Another step forward for a statewide smoking ban

The statewide smoking ban proposals picked up the endorsement of the state restaurant association.

On Monday, the Texas Restaurant Association voted to support the measure – one they say would “level the playing field” for establishments across Texas.

“With 28 Texas cities and 24 states now smoke-free, it’s just a win-win for that industry,” said state Rep. Myra Crownover, the Denton Republican carrying the House bill to ban smoking in all the state’s public places.

“What people forget is that for every one person who wants to smoke at a restaurant or bar, there are six or seven people who don’t go to that establishment because they allow it.”

One group unconvinced? Civil libertarians – who say it’s inappropriate for the government to intrude on private property or take away personal freedoms.

They’re joined by the tobacco lobby, which has contributed more than $112,000 to the campaigns of Texas lawmakers in the last two years, according to Dallas Morning News research.

“A restaurant, a bar, is private property, and you the customer have the choice of whether you go in or you don’t,” said Patrick Dixon, chairman of the Texas Libertarian Party. If you’re a nonsmoker, “there are other places that will cater to you.”

All due respect here, but if you’ve got to go to the chair of the Texas Libertarian Party for an anti quote, the pro position is probably in pretty good shape.

The proposed state ban, which is being championed by cyclist and cancer survivor Lance Armstrong, would outlaw smoking in bars, restaurants and all indoor public places across Texas, including offices, convention centers and bus stations. It would also ban smoking in the bleachers of outdoor sporting or music events, and anywhere within 15 feet of a doorway to a public building.

A statewide smoking ban, which failed in the 2007 legislative session, would supersede less-stringent laws in Texas cities. Smoking would still be permitted in specially marked hotel rooms, private rooms at nursing homes and outdoor patios connected to restaurants or bars.

Depending on circumstances, the patio allowance is either a deal-maker or a deal-breaker for bar and restaurant owners. Some establishments say it’s the only way they’ll be able to retain their smoking customers.

I’ve noted Armstrong’s involvement before. I don’t really have an opinion on the patio allowance provision. It’s fine by me if there is one, but it won’t break my heart if there isn’t.

Gov. Rick Perry said that while he fully understands the health concerns of cigarette smoke, he likes the idea of local control and wants to find a way to walk the line that protects individual rights.

So there’s still the chance of a veto, or a back-alley bill-killing, if the Governor gets a wild hair about it. But overall, the odds of this happening look good.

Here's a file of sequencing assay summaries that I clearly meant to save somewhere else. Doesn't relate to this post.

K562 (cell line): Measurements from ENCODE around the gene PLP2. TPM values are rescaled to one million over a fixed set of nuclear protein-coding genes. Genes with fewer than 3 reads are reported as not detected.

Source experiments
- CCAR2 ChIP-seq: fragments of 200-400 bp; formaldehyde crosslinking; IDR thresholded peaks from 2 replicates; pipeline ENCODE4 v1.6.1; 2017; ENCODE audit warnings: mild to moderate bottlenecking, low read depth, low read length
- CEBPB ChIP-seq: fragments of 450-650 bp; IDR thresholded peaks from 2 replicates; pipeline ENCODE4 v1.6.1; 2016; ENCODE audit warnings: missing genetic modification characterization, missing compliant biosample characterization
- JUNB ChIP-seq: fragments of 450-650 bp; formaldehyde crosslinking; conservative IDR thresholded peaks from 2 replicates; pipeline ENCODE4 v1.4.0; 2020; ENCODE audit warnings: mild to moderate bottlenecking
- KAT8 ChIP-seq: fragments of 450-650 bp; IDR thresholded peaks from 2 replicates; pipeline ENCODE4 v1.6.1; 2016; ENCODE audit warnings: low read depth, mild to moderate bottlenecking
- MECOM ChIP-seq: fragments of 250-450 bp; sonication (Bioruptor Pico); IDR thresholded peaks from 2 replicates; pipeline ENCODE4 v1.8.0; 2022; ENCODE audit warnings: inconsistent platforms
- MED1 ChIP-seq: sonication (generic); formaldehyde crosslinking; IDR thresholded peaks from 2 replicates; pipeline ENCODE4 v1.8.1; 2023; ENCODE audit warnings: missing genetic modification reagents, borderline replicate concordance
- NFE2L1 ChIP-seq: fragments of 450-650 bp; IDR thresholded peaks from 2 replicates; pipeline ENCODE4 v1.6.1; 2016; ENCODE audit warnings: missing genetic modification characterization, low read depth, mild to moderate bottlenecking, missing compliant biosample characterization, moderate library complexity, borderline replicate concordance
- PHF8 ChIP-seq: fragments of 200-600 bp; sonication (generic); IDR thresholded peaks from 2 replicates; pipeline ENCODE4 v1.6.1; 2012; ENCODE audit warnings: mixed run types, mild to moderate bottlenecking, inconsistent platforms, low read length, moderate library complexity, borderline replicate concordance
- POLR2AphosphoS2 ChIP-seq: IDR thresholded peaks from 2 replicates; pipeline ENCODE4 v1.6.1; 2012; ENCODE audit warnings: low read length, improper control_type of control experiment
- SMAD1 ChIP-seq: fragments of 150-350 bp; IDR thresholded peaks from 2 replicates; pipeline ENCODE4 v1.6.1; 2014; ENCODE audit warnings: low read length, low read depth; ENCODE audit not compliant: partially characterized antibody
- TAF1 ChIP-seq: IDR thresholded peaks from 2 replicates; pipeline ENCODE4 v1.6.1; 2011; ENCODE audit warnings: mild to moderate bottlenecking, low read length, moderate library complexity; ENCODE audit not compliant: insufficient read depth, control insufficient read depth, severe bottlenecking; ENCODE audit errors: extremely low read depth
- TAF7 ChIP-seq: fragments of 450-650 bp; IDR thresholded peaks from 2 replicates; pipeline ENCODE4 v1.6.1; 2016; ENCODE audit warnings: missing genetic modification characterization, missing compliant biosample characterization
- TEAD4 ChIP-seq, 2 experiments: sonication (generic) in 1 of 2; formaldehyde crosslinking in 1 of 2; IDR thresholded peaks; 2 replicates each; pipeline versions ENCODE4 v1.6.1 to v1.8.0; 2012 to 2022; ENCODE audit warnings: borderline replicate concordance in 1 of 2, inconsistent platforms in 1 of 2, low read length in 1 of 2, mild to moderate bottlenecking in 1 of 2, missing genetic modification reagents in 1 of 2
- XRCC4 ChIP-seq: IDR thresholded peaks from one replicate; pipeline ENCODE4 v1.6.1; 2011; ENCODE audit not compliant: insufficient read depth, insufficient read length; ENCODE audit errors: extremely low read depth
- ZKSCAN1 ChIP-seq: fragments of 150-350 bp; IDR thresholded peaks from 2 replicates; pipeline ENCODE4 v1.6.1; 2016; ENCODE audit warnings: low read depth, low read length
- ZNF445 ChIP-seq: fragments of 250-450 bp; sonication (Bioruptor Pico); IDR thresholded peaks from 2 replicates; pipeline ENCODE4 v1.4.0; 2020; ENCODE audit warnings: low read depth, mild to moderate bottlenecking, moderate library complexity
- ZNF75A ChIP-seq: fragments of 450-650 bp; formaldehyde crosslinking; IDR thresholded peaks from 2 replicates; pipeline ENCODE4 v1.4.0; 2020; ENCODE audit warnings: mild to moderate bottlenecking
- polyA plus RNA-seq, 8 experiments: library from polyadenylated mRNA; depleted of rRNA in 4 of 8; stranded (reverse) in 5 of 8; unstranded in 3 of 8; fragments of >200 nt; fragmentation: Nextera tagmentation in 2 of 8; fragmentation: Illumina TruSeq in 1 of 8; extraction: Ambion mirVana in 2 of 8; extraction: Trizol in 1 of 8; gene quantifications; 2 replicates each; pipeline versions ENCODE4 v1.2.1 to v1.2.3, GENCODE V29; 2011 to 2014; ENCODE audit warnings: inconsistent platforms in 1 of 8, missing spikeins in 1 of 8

Armstrong versus secondhand smoke

The Chron had an interview earlier this week with Lance Armstrong, in which they discussed his current focus on getting a statewide ban on smoking in public places passed.

Q: What made you want to join the Smoke-Free Texas initiative?

A: Smoke-Free Texas is a logical extension of what we’ve done with Proposition 15. Polls overwhelmingly show that the people of Texas want smoking banned from public places. The science on secondhand smoke is overwhelming. I don’t want to infringe on the rights of what people do on their own time, but you shouldn’t smoke in public places. You can’t risk others’ lives.

Q: There’s so much positive news about Americans beating cancer. Yet the news recently was that, worldwide, cancer is expected to overtake heart disease as the world’s top killer by 2010, which isn’t far away. They cite increased tobacco use in China and India. Any chance you will take your initiatives worldwide?

A: Cities all over the world — in Ireland, France, Germany — are banning public smoking. But you’re right, smoking is increasing in China and India. I suppose big tobacco has to take its marketing efforts somewhere.

Q: As you’ve worked on behalf of cancer research funding, you’ve gone into meetings with physicians, scientists and economists — yet you’re the guy everyone wants to hear from. Does that surprise you?

A: You mean that they want to talk to a guy from Plano on a bike? (laughs). People know I take this very seriously. I can talk about it at great length without being a physician or economist or scientist. I understand the disease and am comfortable talking with anyone.

Q: Is there anything else you’d like to tell Texans?

A: This is an important measure for this session. It ties in real well with the cancer initiative it created. The headline should be that Texas is leading the way. In Texas, with M.D. Anderson, UT, Baylor and all the other great hospitals, we’re suited to truly change lives.

I’ve noted Armstrong’s involvement in this effort before. Whether you agree with him or not, having Armstrong on board with this is going to be a big plus for the proponents of this legislation. Anyone who can get a proposal for three billion dollars in cancer research funds through the Lege and approved by the voters, all on their first try, is a force to be reckoned with.